In international aid, I’ve seen groups of well-intentioned funders wanting to meet with survivors of sexual violence, human trafficking, and domestic abuse. Such encounters are impossible in the U.S. and U.K., where survivors’ identities are protected for safety and dignity, yet in other countries such “survivor tours” are common. In addition to re-traumatizing and humiliating the survivors they claim to help, these tours often pay those survivors very little or nothing at all—which further exploits them.
Instead, we can ask the nonprofit, “What kind of client engagement is meaningful, if any?” All client engagement should be in the best interest of the client, not the funder or nonprofit.
Don’t just leave it up to the nonprofit
To rebalance the power dynamics inherent in site visits, some funders leave it up to the nonprofit entirely to plan the visit. While this appears generous, it actually often leaves the nonprofit scrambling to determine what to do and how to do it with resources already stretched thin. Furthermore, expecting the nonprofit to anticipate our needs on a site visit and to provide us with everything in advance is a large request.
Instead of leaving all the preparation and planning to them, we can co-create the agenda and ask what they need help with. One of the best ways to show up as a true partner during the site visit is to do all our homework in advance. We can reread the grant application, visit the nonprofit’s website, and do some internet research to get savvy on the issue and the people involved, especially if the topic and the community’s values, beliefs, and norms are outside our expertise.
Leaving up to us (or them)…
A Better Way:
More Exploration, Less Evaluation
Many funders approach site visits as part of the evaluation process. Grant applications or even basic web research reveal whether or not an organization is a good fit for a funder’s philanthropic interests, so the site visit provides an opportunity to both get clarity on the work of the nonprofit (what are they really doing?) and evaluate the nonprofit (are they really doing what they say they are doing?).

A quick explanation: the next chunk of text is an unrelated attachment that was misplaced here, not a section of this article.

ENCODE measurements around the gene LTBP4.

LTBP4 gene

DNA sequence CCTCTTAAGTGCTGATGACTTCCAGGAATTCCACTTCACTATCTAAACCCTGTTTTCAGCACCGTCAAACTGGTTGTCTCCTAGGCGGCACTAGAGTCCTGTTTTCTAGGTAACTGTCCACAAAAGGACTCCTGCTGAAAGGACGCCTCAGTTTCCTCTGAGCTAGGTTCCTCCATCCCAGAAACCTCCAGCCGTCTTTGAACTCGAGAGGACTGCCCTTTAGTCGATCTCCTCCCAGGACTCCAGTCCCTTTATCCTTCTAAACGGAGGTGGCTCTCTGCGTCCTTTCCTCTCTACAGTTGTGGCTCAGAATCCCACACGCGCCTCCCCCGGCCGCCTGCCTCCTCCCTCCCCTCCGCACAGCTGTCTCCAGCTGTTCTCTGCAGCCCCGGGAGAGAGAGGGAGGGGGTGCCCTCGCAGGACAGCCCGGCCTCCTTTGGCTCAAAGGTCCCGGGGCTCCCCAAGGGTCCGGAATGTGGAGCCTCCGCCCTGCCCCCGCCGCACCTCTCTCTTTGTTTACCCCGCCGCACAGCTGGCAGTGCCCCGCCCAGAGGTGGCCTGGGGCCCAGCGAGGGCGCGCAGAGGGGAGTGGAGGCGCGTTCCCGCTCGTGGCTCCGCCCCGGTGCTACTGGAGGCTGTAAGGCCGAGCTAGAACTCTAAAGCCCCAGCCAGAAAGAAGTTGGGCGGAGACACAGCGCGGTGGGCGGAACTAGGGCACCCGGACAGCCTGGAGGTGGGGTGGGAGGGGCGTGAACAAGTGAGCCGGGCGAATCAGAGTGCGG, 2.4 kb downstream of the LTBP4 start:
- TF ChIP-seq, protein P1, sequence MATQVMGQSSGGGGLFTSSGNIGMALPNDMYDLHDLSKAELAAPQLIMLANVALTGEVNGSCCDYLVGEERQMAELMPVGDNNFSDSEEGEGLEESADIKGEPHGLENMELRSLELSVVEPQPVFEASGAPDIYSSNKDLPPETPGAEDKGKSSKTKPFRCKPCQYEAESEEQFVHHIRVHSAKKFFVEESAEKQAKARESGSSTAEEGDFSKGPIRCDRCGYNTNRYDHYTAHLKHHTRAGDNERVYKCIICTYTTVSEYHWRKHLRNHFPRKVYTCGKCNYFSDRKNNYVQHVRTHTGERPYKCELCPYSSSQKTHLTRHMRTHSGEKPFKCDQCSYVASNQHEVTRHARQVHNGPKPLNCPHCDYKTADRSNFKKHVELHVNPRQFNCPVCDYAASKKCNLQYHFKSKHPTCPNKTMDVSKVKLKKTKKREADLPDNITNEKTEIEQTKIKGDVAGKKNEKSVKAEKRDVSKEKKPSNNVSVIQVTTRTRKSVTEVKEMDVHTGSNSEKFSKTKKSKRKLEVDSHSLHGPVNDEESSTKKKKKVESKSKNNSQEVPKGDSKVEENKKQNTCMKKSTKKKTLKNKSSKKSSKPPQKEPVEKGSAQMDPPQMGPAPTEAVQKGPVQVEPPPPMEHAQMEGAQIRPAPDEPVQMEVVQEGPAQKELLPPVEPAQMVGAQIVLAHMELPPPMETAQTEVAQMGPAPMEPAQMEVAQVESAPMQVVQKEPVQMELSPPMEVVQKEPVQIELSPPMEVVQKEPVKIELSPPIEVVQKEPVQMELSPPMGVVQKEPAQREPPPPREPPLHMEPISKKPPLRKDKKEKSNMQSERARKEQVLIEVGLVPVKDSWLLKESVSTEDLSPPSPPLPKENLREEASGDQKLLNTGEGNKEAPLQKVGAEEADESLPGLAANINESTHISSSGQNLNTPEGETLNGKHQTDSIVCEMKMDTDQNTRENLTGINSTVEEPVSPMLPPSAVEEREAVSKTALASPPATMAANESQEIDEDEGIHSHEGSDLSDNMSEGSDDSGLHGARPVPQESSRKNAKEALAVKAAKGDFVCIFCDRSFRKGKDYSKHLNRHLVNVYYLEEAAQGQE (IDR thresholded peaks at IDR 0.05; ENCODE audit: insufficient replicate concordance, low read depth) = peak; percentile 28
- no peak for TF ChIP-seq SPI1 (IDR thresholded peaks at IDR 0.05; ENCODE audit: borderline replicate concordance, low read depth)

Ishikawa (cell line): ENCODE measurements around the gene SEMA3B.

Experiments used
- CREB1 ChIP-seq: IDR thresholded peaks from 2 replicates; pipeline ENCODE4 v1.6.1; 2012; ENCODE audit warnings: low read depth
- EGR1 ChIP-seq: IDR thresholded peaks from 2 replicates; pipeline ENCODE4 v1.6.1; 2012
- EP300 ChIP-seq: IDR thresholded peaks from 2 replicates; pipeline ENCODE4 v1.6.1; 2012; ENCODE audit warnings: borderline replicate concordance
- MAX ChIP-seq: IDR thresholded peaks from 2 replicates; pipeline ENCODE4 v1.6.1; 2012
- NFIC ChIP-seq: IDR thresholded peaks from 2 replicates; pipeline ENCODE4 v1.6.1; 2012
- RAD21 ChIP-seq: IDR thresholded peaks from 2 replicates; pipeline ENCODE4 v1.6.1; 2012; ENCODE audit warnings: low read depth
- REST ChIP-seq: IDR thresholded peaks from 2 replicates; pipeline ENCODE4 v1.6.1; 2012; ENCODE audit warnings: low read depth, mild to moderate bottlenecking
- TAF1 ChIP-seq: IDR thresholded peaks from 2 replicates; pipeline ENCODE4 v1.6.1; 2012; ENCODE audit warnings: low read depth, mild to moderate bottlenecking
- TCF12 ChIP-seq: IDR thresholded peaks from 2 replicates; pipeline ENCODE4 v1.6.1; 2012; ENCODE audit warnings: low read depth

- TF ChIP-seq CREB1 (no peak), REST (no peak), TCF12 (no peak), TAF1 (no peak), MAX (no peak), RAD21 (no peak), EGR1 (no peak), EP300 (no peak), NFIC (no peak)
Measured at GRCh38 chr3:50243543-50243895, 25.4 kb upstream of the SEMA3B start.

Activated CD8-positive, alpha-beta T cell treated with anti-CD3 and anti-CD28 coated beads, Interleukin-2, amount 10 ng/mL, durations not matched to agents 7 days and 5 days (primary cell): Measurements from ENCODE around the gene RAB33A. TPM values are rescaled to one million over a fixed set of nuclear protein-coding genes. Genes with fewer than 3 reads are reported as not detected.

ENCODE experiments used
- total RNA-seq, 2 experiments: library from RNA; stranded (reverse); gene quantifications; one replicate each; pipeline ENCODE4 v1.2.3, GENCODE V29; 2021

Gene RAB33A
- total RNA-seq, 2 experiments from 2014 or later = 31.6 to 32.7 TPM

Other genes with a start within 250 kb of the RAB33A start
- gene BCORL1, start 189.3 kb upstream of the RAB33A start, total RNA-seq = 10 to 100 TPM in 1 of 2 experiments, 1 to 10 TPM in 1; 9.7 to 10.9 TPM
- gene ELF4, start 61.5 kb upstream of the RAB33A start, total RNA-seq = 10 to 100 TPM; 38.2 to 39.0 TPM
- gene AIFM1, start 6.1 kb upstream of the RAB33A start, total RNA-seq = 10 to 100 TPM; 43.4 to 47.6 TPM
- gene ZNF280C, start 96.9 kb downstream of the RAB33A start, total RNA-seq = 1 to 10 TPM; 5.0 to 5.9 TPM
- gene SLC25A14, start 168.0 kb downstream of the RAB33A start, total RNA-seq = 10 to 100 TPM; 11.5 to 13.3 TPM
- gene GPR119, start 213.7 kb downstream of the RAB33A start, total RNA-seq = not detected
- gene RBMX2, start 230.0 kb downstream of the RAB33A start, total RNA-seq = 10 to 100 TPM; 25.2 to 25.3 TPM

Explore our own process
We spend a lot of time thinking about and tweaking our grant applications and review processes to make the more equitable. How does that equity translate into a site visit? We don’t really know until we go on one. We can use site visits to explore—not evaluate—our own grantmaking process. Did our application provide us with enough information on the nonprofit to conduct an effective site visit? Was too much time spent on clarifying facts and requesting additional documentation?
The pitfalls of the site visit can illuminate important changes that need to happen in other parts of the review process. After the visit, we must spend time debriefing and exploring how our overall grantmaking process can improve, based on what we learned.
Explore our own theories of change
One problem with the narrow view of merely evaluating the nonprofit on a site visit is that it assumes we funders already have the solutions. It assumes we understand the full complexity of the work and that what we are investing in is proven to have the desired impact. But the challenges being tackled by the nonprofit sector are incredibly complex. Solutions and theories change not infrequently, as more interventions are tested and measured.
We can keep an open mind about our theory of change and, while on the site visit, strive to question rather than judge. Instead of thinking, “That process is so inefficient,” or, “They’re doing it all wrong,” we can ask questions in the spirit of curiosity. We can assume that there is good reason why things are being done the current way and inquire about the process so that we learn more.
Suspending judgment does not mean suppressing it. If we find ourselves forming such an opinion—for example, “All the staff are wearing denim shorts; how unprofessional”—we can consider first if it is productive to address it with the staff. Assuming it is not, we can keep the judgment in our back pocket to reflect on later. “Why did I think wearing denim shorts to work is unprofessional? What am I basing my view of profession attire on? What does this say about my values and the assumptions I make of others?”
This is the last element we want to explore on a site visit: ourselves. What values, biases, and beliefs do we hold going into this site visit? What do we know about the challenges our grantees face? What don’t we know? There is often more we don’t know about a situation than we do know. Site visits are an opportunity to evaluate ourselves, examine our beliefs and assumptions, and put our own theories of change to the test. If we approach a site visit with open minds, with curiosity instead of scrutiny, and with a willingness to be changed by what we learn, we will better able to serve our grantees as partners.
Evaluating the nonprofit only
A Better Way:
Exploring the nonprofit, the theory, the process, and ourselves